“It’s a big draw for the community to come out and maybe pet a calf and have a fresh ice cream cone,” Cook said. “One of the things that makes our dairy farm unique is not only do we produce and handle all of our own dairy products … but people from the public can also come around and visit with the cows, see the few pigs we have here on the farm, maybe bottle feed a baby calf — so it becomes more of a destination for our local community.”

Having a community connection is important to the Cooks.

“Not a lot of people in this area are growing up in (the dairy farming) lifestyle, so families of all ages come in to enjoy the experience of the farm,” Cook said. “We are trying to represent the dairy industry well with our small herd and our delicious ice cream.”

The Cooks also sell meat at their store — hamburger from their cattle and pork from their group of 10 to 12 pigs.

“They basically act as our garbage disposal,” Cook said. “Instead of having a broken ice cream cone on the ground go into the trash, we send it over to the pigs, or if we are making vanilla ice cream but then need to switch over to chocolate, we’ll rinse out that last little bit of vanilla and give that rinse-out to the pigs. None of our waste goes down the drain. That way we can feed more families sustainably.”

Cook’s Farm Dairy is situated in an area that is becoming crowded, which brings both challenges and benefits for the business. The farm is located about 45 minutes northwest of Detroit.

“The area is being developed more and more every year,” Cook said. “When I came home from college in 2017, there were 2,000 dairy farms left in the state of Michigan. Now there are 1,000.”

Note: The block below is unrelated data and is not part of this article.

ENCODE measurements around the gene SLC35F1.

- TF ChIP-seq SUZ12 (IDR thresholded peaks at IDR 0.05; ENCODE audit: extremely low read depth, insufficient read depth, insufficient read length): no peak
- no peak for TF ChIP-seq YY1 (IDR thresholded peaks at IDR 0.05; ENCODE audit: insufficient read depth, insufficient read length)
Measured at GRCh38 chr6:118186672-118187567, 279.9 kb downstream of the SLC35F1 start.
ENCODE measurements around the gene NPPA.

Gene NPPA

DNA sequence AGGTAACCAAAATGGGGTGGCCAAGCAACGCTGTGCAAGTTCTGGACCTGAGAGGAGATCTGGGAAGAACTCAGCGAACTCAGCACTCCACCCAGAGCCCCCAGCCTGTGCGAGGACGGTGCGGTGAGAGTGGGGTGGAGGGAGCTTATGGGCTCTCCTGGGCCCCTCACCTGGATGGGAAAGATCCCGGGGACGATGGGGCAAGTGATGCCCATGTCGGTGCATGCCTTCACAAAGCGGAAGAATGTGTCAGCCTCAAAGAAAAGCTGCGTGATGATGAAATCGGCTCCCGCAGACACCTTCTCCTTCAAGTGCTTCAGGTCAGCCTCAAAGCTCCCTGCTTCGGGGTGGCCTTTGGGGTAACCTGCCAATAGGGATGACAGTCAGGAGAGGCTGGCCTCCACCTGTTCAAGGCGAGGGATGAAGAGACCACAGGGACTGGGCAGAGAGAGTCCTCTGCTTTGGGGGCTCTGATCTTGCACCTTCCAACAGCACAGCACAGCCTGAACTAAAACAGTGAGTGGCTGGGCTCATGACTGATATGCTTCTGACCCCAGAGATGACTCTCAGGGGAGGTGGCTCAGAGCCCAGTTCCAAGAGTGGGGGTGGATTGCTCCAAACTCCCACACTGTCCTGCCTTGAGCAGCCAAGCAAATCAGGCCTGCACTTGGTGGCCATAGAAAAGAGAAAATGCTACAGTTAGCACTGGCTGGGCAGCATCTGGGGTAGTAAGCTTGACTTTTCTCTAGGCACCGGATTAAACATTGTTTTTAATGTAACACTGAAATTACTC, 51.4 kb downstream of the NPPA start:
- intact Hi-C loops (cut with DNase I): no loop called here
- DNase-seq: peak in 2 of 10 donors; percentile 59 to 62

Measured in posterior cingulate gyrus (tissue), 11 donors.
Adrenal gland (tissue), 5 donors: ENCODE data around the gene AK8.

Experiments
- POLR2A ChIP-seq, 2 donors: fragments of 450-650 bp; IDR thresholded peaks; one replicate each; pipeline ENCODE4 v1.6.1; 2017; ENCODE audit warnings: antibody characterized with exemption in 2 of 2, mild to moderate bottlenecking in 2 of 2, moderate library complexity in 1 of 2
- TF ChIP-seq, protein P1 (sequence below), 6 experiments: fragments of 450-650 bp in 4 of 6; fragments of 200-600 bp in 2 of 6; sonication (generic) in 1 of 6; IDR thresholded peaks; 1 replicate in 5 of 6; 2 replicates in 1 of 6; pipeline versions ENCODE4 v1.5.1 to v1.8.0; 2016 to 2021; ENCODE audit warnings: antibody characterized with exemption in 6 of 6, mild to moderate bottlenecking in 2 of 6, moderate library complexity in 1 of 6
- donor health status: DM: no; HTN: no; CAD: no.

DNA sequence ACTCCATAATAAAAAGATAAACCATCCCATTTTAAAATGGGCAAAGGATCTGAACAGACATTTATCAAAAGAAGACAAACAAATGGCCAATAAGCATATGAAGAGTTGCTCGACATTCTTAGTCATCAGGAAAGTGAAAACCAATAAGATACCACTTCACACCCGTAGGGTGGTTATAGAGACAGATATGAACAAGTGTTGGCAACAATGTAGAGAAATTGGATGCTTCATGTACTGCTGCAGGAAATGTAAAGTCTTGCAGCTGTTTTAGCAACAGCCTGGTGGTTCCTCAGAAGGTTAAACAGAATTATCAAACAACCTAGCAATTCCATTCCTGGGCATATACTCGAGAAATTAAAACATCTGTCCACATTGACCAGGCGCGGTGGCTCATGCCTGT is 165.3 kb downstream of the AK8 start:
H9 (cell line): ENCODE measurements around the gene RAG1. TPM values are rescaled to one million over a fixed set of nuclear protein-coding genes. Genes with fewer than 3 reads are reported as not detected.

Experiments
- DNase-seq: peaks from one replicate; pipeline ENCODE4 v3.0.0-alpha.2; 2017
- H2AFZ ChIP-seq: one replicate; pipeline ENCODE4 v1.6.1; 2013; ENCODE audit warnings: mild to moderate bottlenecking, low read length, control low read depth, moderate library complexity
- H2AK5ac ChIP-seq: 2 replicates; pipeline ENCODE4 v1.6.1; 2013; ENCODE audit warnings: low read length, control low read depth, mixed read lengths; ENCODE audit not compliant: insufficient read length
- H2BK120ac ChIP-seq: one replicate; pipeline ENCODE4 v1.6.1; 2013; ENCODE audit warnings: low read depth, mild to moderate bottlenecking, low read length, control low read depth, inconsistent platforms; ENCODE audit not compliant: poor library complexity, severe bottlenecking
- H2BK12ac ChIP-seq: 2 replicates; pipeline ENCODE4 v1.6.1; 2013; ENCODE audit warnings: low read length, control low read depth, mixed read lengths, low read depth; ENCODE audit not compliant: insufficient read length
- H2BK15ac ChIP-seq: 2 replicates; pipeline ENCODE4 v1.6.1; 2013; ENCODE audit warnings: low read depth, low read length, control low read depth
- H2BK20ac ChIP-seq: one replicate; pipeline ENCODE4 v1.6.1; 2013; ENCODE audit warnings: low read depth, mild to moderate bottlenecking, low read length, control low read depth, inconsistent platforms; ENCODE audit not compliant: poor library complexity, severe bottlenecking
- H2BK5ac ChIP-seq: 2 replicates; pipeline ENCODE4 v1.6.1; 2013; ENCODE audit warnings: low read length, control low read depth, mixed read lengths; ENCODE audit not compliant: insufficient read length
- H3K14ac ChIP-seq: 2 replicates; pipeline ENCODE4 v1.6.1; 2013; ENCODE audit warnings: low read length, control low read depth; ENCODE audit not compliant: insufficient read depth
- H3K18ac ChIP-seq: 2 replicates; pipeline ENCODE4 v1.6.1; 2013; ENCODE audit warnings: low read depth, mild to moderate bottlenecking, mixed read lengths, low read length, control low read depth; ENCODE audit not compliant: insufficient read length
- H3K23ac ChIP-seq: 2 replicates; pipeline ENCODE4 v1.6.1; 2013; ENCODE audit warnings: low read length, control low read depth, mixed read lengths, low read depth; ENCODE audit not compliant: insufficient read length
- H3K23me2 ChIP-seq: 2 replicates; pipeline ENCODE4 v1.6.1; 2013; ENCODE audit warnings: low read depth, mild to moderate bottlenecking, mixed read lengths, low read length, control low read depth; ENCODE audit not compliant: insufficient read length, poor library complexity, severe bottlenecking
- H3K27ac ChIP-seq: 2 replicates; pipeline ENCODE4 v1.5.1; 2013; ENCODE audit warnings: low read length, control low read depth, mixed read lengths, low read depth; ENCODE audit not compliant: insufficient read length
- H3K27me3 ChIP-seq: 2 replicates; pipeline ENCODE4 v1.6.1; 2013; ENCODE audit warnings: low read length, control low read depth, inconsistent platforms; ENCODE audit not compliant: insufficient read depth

That equates to about 200 dairy farms closing completely or being sold to larger dairies every year, Cook said. Also, land in the area is being developed for housing.

“We used to rent about 200 acres, but every year it seems a 10-acre plot over here or a 5-acre plot over there are sold off for houses and sub-divisions,” Cook said. “Now, I am only able to rent about 130 to 150 acres in my local area, and I imagine that is going to continue (to decrease) as time goes on. In five to 10 years, there might be the challenge of having to buy more of our feed.”

However, the Cooks are choosing to see the increase in number of residents as an opportunity.

“One of the things about farming where we are is that many people aren’t accustomed to the lifestyle of farming, so when they come, they are very shell-shocked by the experience in a good way, and we have the opportunity to educate them,” Cook said.

With community outreach and dairy promotion in mind, the Cooks are in the process of building a 5,000-square-foot retail store that they hope to complete by next spring or early summer.

“We believe it will drive us to be more of a destination for the people in Oakland County,” Cook said.

The future of the farm is especially important to Cook as he and his wife, Grace, are expecting their first child.

 “Our goal is to keep the business going for the next generation,” Cook said. “We’re a family of faith, and we try to do everything to the glory of God. … Whatever we’re doing, we’re trying to be honorable and do it with integrity. We’re well known for producing quality products, and to do this dairy thing with excellence is something that I’m very proud of.”